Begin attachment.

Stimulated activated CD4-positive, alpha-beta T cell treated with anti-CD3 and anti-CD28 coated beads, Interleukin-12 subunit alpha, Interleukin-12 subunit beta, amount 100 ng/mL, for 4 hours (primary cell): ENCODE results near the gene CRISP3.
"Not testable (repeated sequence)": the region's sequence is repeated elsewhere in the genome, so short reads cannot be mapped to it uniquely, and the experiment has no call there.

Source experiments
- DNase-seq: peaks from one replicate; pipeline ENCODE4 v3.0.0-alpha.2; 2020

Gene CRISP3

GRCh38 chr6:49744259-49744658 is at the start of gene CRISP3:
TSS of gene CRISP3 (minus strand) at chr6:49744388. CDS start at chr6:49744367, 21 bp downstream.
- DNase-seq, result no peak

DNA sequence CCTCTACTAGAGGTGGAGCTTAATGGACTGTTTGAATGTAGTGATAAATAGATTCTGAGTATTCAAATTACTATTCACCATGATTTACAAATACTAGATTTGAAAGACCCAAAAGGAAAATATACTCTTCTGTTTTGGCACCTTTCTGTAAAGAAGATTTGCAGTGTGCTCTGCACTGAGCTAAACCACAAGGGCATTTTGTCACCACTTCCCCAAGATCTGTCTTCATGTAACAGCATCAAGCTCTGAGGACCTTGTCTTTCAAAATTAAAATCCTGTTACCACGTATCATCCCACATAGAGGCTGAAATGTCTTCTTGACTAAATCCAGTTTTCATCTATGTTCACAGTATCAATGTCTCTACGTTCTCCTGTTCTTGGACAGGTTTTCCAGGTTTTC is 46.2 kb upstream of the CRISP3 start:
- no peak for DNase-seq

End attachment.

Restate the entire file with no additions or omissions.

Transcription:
Stimulated activated CD4-positive, alpha-beta T cell treated with anti-CD3 and anti-CD28 coated beads, Interleukin-12 subunit alpha, Interleukin-12 subunit beta, amount 100 ng/mL, for 4 hours (primary cell): ENCODE results near the gene CRISP3.
"Not testable (repeated sequence)": the region's sequence is repeated elsewhere in the genome, so short reads cannot be mapped to it uniquely, and the experiment has no call there.

Source experiments
- DNase-seq: peaks from one replicate; pipeline ENCODE4 v3.0.0-alpha.2; 2020

Gene CRISP3

GRCh38 chr6:49744259-49744658 is at the start of gene CRISP3:
TSS of gene CRISP3 (minus strand) at chr6:49744388. CDS start at chr6:49744367, 21 bp downstream.
- DNase-seq, result no peak

DNA sequence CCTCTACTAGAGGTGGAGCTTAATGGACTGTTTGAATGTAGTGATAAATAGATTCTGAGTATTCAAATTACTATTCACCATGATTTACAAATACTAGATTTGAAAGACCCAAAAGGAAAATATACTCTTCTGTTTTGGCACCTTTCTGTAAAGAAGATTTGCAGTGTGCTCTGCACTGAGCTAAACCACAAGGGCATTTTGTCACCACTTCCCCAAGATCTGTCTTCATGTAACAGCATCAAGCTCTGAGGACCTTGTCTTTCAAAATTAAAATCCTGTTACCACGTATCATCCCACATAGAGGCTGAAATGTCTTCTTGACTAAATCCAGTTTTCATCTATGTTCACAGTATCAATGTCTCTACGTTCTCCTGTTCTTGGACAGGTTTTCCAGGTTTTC is 46.2 kb upstream of the CRISP3 start:
- no peak for DNase-seq